Where you live determines which treatment plant your wastewater is cleaned. (Where does my sewage get treated?) There are two 24-hour treatment plants that operate 365 days a year. We also have a third facility called a "wet-weather facility" that only operates during rain events. Wastewater treatment is separated into liquid and solids processing components.
2 Treatment Plants and 1 Wet-Weather Facility
Treating the Liquid Stream
For the most part, the treatment processes at each plant are very similar. We separate liquids from solids and treat each one separately. Here is a brief and simplified version of the liquid treatment process.
|Step One: Screening and Primary Treatment
||A screen is used to remove large objects when wastewater first arrives
at the plant. Then the wastewater is put into large settling tanks where
heavier solids settle at the bottom, and floatables like oil and grease
are scraped off the top.
|Step Two: Secondary Treatment
||Secondary treatment uses pure oxygen to excite microorganisms in the
wastewater stream. The microrganisms mulitply and more rapidly consume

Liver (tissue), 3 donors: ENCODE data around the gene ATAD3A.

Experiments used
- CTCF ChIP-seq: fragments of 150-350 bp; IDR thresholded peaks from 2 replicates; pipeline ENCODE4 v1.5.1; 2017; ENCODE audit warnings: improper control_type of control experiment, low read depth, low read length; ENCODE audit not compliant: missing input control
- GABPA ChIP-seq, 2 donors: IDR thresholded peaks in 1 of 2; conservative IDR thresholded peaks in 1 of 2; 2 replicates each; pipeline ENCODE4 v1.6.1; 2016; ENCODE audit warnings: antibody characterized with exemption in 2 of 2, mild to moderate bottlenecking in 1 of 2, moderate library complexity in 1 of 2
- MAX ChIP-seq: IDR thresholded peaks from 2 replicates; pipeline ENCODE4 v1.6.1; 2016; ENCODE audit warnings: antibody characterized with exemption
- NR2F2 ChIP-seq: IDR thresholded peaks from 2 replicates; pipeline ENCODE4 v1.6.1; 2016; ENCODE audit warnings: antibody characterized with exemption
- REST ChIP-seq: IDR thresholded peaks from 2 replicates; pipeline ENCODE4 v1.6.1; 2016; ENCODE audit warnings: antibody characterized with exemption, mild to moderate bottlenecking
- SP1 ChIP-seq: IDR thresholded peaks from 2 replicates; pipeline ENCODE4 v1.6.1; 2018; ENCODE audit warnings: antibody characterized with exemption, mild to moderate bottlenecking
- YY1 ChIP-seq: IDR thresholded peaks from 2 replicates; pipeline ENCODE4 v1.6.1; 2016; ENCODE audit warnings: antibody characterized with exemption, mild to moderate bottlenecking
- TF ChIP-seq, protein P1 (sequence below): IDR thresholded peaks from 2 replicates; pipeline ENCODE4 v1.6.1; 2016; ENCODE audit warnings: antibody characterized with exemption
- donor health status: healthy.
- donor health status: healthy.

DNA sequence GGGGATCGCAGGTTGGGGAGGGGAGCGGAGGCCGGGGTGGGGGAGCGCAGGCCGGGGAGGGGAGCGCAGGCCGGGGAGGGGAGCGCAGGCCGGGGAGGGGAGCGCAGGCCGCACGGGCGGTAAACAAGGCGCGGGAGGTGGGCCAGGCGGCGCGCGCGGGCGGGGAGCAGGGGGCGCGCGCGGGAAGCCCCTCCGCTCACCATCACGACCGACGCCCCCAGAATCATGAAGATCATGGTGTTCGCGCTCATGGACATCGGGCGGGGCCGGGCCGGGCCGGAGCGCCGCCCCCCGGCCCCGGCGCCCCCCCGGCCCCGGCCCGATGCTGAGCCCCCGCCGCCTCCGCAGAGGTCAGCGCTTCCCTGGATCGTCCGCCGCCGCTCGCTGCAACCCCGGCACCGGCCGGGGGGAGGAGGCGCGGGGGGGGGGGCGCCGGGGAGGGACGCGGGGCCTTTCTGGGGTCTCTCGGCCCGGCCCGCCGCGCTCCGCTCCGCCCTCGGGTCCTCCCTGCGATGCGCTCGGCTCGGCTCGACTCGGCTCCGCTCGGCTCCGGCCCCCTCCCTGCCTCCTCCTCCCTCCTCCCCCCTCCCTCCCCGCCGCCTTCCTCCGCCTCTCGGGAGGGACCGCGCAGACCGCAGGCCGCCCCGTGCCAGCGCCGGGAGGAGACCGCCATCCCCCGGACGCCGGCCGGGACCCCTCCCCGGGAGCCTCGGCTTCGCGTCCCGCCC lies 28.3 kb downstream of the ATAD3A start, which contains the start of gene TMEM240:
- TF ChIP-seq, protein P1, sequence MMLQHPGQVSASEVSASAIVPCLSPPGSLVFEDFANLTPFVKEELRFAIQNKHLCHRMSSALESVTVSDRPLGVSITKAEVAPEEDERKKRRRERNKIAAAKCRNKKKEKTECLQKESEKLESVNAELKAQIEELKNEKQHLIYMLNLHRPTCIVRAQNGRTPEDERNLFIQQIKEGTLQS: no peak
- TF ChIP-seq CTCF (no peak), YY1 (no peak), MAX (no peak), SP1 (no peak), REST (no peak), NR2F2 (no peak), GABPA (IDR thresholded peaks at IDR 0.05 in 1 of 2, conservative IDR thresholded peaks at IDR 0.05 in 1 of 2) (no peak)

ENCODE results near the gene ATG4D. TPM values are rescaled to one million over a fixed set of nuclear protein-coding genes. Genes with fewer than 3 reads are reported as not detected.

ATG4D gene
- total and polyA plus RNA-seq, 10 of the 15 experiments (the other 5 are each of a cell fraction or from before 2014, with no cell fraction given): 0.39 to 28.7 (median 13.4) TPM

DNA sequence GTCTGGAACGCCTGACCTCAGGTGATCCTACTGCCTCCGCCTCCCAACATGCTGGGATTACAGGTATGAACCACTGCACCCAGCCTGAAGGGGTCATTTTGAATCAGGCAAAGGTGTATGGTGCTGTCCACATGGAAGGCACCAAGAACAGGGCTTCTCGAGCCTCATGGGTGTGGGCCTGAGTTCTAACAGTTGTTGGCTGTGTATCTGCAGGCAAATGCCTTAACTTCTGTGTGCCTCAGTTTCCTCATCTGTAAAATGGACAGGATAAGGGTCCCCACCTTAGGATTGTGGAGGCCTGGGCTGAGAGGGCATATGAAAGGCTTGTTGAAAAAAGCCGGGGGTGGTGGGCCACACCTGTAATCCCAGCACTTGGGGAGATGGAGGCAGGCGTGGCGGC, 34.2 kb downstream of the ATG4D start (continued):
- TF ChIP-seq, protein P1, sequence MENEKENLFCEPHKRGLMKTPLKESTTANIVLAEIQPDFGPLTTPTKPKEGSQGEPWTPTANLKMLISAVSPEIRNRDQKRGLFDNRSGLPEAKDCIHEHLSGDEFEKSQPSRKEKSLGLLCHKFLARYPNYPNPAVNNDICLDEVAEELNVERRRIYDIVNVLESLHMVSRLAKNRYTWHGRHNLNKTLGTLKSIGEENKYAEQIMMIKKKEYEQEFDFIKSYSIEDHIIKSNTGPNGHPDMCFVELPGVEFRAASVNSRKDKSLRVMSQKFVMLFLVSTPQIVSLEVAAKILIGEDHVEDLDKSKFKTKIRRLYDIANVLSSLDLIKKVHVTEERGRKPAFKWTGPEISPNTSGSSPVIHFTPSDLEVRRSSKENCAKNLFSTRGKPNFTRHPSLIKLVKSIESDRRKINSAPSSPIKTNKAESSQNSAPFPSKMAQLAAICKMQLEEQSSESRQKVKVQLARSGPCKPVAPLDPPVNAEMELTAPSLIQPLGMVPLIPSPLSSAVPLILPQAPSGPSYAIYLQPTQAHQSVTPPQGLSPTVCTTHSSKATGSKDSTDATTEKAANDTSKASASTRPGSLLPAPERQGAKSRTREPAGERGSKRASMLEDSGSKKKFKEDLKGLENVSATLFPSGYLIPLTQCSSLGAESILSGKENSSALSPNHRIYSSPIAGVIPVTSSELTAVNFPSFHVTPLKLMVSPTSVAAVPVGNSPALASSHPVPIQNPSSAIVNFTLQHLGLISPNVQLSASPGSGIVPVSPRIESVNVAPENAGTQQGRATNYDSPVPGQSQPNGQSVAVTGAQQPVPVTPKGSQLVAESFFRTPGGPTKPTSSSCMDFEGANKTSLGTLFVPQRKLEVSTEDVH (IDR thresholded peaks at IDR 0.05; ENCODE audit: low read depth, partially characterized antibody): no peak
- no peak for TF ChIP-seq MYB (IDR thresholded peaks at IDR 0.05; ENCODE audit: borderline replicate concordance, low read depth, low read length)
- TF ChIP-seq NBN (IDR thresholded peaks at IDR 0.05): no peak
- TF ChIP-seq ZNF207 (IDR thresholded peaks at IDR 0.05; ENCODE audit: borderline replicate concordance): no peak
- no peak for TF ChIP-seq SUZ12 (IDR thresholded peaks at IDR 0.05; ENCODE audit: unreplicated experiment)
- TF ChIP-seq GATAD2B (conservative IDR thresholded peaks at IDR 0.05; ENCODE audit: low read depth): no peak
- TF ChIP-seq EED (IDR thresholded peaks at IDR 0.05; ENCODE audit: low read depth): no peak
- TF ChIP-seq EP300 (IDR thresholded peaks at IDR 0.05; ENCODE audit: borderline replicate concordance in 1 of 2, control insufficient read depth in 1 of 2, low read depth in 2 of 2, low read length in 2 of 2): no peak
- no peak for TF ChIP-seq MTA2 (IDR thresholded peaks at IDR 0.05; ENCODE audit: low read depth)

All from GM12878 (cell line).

organic material helping purify the wastewater. Afterwards, the
wastewater is put into a second round of settling tanks where the
microorganisms are separated from the purified water.
|Step Three: Disinfection and Discharge
||Treated wastewater, now called effluent, at the Southeast Plant is
disinfected before being discharged 800 feet into the San Francsco Bay.
Effluent at the Oceanside Plant is discharged 4.5 miles into the Pacific
Ocean, where the high salt concentration and cold temperatures help to
kill any remaining bacteria. Effluent at North Point Facility is also
disinfected before being discharged 800 feet in the San Francisco Bay.
The beaker on the left is what wastewater looks like when it first arrives at one of our treatment plants. Compare it with the beaker of effluent on the right that is discharged into the Bay or Ocean. Big difference, right? Now let's find out what happens to all the solids we've extracted.
Next Step: Treating the Solids